Verner column: March Madness springs forth again
March Madness has descended upon us once more, which means things are really hopping around the Verner household.
You know how it is: The feverish chants, the startling leaps, the puffed-out chests, the whistling calls and, of course, the pool.
Actually, in our case, it’s more of a puddle. It’s the puddle that makes all the rest possible ó the puddle my son and I hacked out of the backyard a few years ago.
This particular edition of March Madness has nothing to do with basketball. It denotes the annual eruption of amphibian procreative energy that, on mild nights this time of year, transforms our backyard into a cacophonous medley combining the sounds of an Amazon rain forest with the lubricity of ladies night out on Bourbon Street.
Love, as they say, is a many splendored thing, especially when conducted amid swamp water and mossy rocks.
When we first put in the puddle, it was not with the goal of providing a honeymoon suite for amorous frogs. Actually, I’ve forgotten what did prompt me to decide we needed a little pond in the back yard. What happened, I suspect, is that I awoke one morning in a particularly manly mood and looked around for a tree to chop down. Seeing no likely tree candidates (and lacking a sharp axe), I then went to the second highest option on the list of manly endeavors: Large-scale excavation.
“Son,” I said, “we need to dig us a hole in the ground. A big hole. A big hole that we will strategically position in the most hard-pan, root-infested, rock-embedded part of the yard. And we will dig said hole on a 100-degree day in July, when the humidity is so fierce even the cat is dusting herself with talcum powder.”
After my wife nixed the dynamite and canceled the back-hoe rental, the boy and I set to work with shovel and pick. Within a few moments, I was wheezing and drenched in sweat ó which tells you how back-breakingly difficult it is to supervise the labors of a teenage boy, even when you’re sitting on the deck under an umbrella and drinking a frosty beverage.
“Dig faster, son,” I urged him. “We need to finish before the first hard freeze.”
Were the frogs watching even then, anticipating what was to follow?
I suspect so, because within a couple of days after we positioned the liner, filled the pool and set the water to splashing with a small pump, we had our first frogs. They announced their arrival around dusk with a sudden outburst of ratchety clicks and throaty trills, like a bevy of old aunts tuning up for the Christmas cantata. The next evening, the numbers sounded as if they had doubled ó with some alarmingly loud squeaks and chugs now joining the clicks and trills.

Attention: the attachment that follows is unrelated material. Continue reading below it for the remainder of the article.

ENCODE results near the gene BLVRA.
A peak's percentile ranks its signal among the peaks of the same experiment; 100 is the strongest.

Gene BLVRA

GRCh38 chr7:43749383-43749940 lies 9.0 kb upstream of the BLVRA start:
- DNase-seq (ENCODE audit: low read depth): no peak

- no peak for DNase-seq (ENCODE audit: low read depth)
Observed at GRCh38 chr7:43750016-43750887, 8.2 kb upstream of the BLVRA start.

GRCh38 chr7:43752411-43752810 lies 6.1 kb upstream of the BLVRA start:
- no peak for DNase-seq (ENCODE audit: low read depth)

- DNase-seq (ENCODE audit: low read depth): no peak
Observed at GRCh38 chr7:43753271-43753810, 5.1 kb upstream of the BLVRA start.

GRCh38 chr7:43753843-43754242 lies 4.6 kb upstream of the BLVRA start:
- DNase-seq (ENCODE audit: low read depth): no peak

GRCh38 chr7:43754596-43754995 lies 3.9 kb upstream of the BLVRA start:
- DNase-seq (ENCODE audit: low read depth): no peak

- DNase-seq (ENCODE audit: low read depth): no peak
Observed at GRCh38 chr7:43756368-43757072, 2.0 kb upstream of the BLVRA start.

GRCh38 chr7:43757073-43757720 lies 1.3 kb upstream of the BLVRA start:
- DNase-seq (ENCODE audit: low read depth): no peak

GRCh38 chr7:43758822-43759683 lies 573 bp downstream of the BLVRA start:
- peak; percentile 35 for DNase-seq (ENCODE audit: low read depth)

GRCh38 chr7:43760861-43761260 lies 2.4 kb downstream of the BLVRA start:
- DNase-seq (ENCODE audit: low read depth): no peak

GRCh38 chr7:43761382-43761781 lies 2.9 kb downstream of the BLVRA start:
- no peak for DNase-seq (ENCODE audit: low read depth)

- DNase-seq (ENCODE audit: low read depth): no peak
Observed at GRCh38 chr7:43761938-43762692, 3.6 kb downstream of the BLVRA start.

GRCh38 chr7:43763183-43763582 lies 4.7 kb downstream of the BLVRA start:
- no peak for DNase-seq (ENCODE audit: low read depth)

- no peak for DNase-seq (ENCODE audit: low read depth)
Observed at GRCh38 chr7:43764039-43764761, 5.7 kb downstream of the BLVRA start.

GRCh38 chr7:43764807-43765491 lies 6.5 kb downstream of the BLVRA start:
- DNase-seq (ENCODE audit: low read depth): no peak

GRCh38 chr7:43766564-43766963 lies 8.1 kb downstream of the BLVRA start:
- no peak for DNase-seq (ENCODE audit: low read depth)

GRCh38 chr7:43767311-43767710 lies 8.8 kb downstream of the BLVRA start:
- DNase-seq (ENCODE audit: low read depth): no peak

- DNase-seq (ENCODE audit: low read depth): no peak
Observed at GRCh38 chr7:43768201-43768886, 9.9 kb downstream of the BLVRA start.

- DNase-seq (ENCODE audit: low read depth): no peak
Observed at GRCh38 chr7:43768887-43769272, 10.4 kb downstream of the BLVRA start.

Within another night or two, we were treated to the full frog monty ó a bleating, peeping, chugging, squeaking, ribbitting, croaking reverberation of sound. It created the impression that I had somehow vectored out of my suburban backyard into one of those exotic wildlife documentaries where a monotonous narrator delivers the play-by-play as a python swallows a pig.
Fortunately, our frogs are small and capable of swallowing nothing larger than the mosquitoes and flies that stray within range of their little zapping tongues.
Yet while the frogs are small, the sounds that emerge from their bulging throats are quite large. And listening to them on a mild spring night, I find their vocalizations quite entrancing. They transport me back to my childhood and all the magical spring and summer evenings when I sat on the banks of a pond, fishing pole in hand, immersed in the sonorous chant of bullfrogs.
But I suspect there’s something deeper and more primordial at work here. As a biological order, frogs predate humans by millions of years. So for most of the human species’ relatively brief span on the planet, these amphibian cadences formed the background noise of life ó until we cocooned ourselves away into our double-paned, triple-insulated, hermetically sealed pods. If we pause to listen, the frogs’ song strikes us not only as a vibration in the air but a resonant connection to the deeper rhythms and pulses of creation itself.
So it has been now, every spring and summer since the puddle took form. Each fall, the frogs fall silent and burrow into their boggy dream holes. We endure the frosty quiet of long nights, wake to the gray glaze of ice on the water’s surface. The dead hand of winter tightens its grip. Then comes a hint of warmer weather and that first springlike evening when our ears are suddenly alert to a familiar sound, both ancient and new. The peeps and trills begin, tentatively at first, then mounting to their full glorious force.
Frog love is in the air. March Madness has arrived once again.
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Chris Verner is editorial page editor of the Salisbury Post. E-mail cverner@ salisburypost.com or call 704-797-4262.